- Volume 21 Issue 5
This paper surveys and complements contributions by the National Institute of Standards and Technology to techniques ensuring that the wind tunnel procedure for the design of high-rise structures is based on sound methods and allows unambiguous inter-laboratory comparisons. Developments that enabled substantial advances in these techniques include: Instrumentation for simultaneously measuring pressures at multiple taps; time-domain analysis methods for estimating directional dynamic effects; creation of large simulated extreme directional wind speed data sets; non-parametric methods for estimating mean recurrence intervals (MRIs) of Demand-to-Capacity Indexes (DCIs); and member sizing based on peak DCIs with specified MRIs. To implement these advances changes are needed in the traditional division of tasks between wind and structural engineers. Wind engineers should provide large sets of directional wind speeds, pressure coefficient time series, and estimates of uncertainties in wind speeds and pressure coefficients. Structural engineers should perform the dynamic analyses, estimates of MRIs of wind effects, sensitivity studies, and iterative sizing of structural members. The procedure is transparent, eliminates guesswork inherent in frequency domain methods and due to the lack of pressure measurements, and enables structural engineers to be in full control of the structural design for wind.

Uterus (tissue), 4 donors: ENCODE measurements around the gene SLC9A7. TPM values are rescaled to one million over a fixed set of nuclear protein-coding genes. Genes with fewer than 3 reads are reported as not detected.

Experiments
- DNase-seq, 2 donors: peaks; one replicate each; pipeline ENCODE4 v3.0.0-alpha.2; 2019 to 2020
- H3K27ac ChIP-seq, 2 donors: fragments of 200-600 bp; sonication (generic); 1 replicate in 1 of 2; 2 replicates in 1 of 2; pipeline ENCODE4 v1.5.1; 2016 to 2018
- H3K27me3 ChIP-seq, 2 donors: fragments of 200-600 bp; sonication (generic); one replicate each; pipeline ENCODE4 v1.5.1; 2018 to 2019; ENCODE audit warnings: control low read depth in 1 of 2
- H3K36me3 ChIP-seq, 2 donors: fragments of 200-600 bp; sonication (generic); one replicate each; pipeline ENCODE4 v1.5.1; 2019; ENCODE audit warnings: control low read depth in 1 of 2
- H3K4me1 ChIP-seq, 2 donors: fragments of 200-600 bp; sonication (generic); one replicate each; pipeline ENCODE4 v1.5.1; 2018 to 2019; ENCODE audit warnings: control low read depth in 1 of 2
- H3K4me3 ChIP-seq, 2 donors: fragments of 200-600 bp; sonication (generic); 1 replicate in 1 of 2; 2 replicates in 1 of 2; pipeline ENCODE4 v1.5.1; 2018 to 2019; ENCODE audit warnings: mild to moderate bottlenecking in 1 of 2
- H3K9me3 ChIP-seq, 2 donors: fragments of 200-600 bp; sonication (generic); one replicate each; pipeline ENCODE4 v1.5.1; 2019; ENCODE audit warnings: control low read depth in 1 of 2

aerodynamics;design;high-rise buildings;micrometeorology;structural dynamics;structural engineering;wind climate;wind engineering;wind tunnel procedure;wind tunnel testing
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